9 July 2011 - In his inaugural speech as the President of the Republic of South Sudan, Salva Kiir Mayardit today urged South Sudanese to make their cultural and ethnic diversities a source of pride and strength, not conflict.
Speaking after he swore an oath as president of Africa’s newest state, Mr. Kiir said the emerging republic would promote security, justice, liberty and prosperity.
“In order to develop our country and deliver on the important aspects of our national development plan, it is critical that we must wipe out corruption,” he said.
Government dignitaries present at the event included Vice-President Dr. Riek Machar Teny, Legislative Assembly Speaker James Wani Igga, President of the Supreme Court Justice John Wol Makec and the widow of Dr John Garang de Mabior, Rebecca de Mabior.
Also attending the celebration were hundreds of foreign heads of state and regional organizations, including the European Union, League of Arab Nations, Inter- Governmental Authority on Development and African Union.
Other dignitaries included UN Secretary-General Ban Ki-moon and UN General Assembly President Joseph Deiss.
“Today, we open a new chapter – a day when the people of South Sudan claim the freedom and dignity that are their birthright,” Mr. Ban told the gathering.
“Together, we welcome the Republic of South Sudan to the community of nations,” he added. “Together, we affirm our commitment to helping it meet its many responsibilities as a nation.”
Proclaiming the independence of South Sudan, Mr. Wani declared, “We, the democratically elected representatives of the people, based on the will of the people of South Sudan, and as confirmed by the outcome of the referendum of self-determination, hereby declare South Sudan to be an independent and sovereign nation.”
Emotions ran high as the Republic of Sudan’s flag was lowered and that of the Republic of South Sudan (RoSS) was raised for the first time. The RoSS flag was the same one used during the liberation struggle by the Sudan People’s Liberation Movement/Army.
“My husband was the first person to raise this flag in Boma Mountain in 1990. I was really touched when this flag was lifted up,” said Bonguot Amum, government Chief Whip and Chairperson of the Sudan People’s Liberation Movement (SPLM) Caucus in the South Sudan Legislative Assembly (SSLA).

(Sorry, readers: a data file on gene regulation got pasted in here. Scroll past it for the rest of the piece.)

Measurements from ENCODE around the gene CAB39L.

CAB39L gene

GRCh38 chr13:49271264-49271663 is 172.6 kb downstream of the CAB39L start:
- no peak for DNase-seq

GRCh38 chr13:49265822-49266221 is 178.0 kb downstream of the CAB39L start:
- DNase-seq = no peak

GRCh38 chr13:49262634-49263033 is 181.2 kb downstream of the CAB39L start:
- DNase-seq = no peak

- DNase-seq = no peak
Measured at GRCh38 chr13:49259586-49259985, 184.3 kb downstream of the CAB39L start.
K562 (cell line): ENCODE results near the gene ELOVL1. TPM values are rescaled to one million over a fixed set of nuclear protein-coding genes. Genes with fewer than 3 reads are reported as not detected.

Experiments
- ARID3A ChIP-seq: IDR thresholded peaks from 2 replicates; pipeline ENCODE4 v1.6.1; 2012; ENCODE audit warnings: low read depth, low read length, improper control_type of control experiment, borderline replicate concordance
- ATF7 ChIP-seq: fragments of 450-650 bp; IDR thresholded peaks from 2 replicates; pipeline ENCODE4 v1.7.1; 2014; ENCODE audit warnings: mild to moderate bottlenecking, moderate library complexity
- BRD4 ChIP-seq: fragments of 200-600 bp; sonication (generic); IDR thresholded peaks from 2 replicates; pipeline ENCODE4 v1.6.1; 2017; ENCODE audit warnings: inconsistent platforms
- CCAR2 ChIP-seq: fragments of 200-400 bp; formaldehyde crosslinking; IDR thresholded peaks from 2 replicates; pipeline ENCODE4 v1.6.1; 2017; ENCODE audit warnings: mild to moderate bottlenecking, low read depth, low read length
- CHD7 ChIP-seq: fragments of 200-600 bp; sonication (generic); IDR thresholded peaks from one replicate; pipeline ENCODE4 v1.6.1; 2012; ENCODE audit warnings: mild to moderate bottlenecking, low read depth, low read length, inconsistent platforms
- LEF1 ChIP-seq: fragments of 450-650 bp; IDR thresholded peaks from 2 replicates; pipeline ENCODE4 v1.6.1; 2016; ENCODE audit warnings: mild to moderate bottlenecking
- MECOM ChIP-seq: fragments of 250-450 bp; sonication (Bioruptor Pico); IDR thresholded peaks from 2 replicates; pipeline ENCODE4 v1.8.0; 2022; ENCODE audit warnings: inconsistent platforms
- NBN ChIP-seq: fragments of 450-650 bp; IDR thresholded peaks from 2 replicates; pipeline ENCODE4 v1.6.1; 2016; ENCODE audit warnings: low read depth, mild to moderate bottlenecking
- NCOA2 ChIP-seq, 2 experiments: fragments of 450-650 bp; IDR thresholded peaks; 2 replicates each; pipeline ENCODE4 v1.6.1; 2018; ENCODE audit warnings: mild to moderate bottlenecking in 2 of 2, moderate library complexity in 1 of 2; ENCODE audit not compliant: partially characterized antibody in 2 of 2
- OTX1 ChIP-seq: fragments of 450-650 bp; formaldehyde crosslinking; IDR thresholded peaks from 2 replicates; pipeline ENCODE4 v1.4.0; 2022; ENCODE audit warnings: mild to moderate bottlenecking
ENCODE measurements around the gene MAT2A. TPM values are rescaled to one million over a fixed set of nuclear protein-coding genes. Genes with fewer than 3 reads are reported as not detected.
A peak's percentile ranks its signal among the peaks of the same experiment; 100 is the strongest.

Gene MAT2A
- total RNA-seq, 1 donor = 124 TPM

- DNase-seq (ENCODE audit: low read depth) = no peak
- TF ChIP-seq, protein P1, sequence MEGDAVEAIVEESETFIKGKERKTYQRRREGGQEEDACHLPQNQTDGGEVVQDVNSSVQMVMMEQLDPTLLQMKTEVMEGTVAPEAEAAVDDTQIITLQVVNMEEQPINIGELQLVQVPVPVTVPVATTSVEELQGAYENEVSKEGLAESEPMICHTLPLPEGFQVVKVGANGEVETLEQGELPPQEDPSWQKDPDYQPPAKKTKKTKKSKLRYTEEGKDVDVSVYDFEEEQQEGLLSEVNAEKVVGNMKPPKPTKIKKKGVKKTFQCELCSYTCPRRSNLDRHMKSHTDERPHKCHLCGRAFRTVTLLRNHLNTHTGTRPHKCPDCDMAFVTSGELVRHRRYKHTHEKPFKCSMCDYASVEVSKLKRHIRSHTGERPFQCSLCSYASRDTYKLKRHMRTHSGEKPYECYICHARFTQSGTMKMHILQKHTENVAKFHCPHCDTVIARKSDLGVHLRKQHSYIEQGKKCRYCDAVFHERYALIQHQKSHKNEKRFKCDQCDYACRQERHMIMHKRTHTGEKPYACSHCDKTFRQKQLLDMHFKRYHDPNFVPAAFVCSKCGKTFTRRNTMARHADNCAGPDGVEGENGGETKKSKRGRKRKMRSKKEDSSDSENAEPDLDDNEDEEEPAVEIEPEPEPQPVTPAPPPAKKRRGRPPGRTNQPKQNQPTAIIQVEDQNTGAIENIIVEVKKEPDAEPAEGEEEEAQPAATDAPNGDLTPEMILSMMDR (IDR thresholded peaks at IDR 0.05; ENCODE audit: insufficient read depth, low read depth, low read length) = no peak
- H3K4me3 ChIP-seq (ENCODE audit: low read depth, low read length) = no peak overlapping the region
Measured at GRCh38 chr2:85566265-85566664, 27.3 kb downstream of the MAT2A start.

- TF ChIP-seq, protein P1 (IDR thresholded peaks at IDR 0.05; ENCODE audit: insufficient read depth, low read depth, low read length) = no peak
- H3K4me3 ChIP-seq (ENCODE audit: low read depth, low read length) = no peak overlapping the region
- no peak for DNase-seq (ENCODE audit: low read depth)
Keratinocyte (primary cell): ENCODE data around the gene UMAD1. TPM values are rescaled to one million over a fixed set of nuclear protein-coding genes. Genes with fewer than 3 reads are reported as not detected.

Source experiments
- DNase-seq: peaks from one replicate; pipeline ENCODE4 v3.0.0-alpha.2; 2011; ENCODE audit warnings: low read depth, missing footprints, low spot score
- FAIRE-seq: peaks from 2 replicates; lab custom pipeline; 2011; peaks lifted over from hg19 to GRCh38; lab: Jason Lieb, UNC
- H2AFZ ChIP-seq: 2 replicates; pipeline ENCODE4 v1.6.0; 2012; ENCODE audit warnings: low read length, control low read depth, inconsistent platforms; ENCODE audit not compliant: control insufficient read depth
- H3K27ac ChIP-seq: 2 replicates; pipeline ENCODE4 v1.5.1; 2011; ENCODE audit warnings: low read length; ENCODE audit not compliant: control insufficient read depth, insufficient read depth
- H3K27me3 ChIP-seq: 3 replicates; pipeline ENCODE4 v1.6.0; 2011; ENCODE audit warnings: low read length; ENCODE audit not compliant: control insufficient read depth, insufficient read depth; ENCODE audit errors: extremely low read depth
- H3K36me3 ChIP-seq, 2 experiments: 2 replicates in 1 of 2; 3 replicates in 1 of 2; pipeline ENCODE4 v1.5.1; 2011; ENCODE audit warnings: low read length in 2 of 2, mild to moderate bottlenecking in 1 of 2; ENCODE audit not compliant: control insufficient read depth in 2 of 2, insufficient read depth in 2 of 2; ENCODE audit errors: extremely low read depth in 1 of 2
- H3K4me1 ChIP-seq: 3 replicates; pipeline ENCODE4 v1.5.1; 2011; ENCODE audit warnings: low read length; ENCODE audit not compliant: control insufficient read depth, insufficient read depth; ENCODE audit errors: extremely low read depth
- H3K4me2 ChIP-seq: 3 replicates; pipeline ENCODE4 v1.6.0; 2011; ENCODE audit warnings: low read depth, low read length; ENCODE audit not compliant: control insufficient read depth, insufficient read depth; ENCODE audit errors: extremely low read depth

“Though he is dead, I am very happy for the total freedom and liberation of South Sudanese. I want to see united South Sudanese, development, equality, transparency and accountability to our people,” said Ms. Amum.
As the country’s first President, Mr. Kiir signed the Transitional Constitution of South Sudan and then took his oath.
Calling on disputing Ethiopia and Eritrea and war-torn Somalia to find peace, President Kiir promised troubled states of Sudan that they would not be forgotten.
“I want to assure the people of Abyei, Darfur, Southern Kordofan and Blue Nile that we have not forgotten you. When you cry, we cry; when you bleed, we also bleed,” he said.
The atmosphere of the event was punctuated by ululations and the sound of trumpets, with many eager participants pushing to reach the front to view visiting dignitaries.
People waved RoSS flags and many wore jackets bearing its colours, despite the intense heat. Several youth had even shaved their hair off and painted their heads with the flag’s colours.
As crowd members witnessed the new nation being born, their comments were various.
“I have waited … for this day to come” said 24-year-old University of Juba student Stephen Kuong. “Now that freedom is here I can celebrate … We have been deprived of freedom for long.”
Some, like 50-year-old Mary Keji, were purely interested in witnessing the event. “I came here at 6.00 this morning because I want to (see) the declaration of South Sudan as a nation. This is what I have been waiting to see in my life.”
Forty-five-year-old Thomas Obura was relieved to actually be present on Independence Day. “I was not sure if I would reach this day. I was born during the war and grew up during the war until the CPA was signed.”
The celebration concluded with a 21-gun salute and the South Sudan national anthem.